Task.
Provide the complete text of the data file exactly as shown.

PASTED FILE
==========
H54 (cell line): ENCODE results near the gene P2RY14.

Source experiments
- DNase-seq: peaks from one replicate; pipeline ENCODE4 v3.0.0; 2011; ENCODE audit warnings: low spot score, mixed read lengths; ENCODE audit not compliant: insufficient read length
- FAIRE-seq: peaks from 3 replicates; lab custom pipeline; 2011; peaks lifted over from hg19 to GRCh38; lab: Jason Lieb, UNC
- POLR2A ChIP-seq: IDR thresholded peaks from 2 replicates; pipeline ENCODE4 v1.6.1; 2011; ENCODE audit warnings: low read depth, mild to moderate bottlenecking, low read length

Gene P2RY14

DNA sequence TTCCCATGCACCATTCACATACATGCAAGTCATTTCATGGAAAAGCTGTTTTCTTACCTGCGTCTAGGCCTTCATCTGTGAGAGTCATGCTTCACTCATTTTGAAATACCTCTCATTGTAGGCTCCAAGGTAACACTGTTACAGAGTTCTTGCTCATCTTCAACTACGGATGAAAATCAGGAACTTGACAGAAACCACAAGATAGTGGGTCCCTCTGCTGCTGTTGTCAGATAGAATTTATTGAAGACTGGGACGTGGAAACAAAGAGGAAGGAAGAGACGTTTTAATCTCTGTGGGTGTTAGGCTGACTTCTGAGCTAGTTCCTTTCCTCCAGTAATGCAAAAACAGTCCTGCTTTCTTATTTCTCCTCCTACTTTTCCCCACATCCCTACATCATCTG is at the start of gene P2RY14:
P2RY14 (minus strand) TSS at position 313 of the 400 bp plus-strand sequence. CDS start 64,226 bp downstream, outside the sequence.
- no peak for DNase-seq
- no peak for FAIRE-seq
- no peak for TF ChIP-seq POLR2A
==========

H54 (cell line): ENCODE results near the gene P2RY14.

Source experiments
- DNase-seq: peaks from one replicate; pipeline ENCODE4 v3.0.0; 2011; ENCODE audit warnings: low spot score, mixed read lengths; ENCODE audit not compliant: insufficient read length
- FAIRE-seq: peaks from 3 replicates; lab custom pipeline; 2011; peaks lifted over from hg19 to GRCh38; lab: Jason Lieb, UNC
- POLR2A ChIP-seq: IDR thresholded peaks from 2 replicates; pipeline ENCODE4 v1.6.1; 2011; ENCODE audit warnings: low read depth, mild to moderate bottlenecking, low read length

Gene P2RY14

DNA sequence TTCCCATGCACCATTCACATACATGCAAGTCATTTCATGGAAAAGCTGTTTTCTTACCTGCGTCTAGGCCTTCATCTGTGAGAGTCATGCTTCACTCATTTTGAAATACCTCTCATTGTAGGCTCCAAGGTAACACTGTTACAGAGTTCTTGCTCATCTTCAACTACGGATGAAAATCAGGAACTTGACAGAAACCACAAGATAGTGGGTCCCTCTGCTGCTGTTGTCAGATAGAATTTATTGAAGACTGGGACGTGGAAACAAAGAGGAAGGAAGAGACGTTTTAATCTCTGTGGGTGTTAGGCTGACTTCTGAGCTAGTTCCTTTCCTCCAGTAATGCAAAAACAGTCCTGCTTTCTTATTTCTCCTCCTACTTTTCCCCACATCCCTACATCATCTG is at the start of gene P2RY14:
P2RY14 (minus strand) TSS at position 313 of the 400 bp plus-strand sequence. CDS start 64,226 bp downstream, outside the sequence.
- no peak for DNase-seq
- no peak for FAIRE-seq
- no peak for TF ChIP-seq POLR2A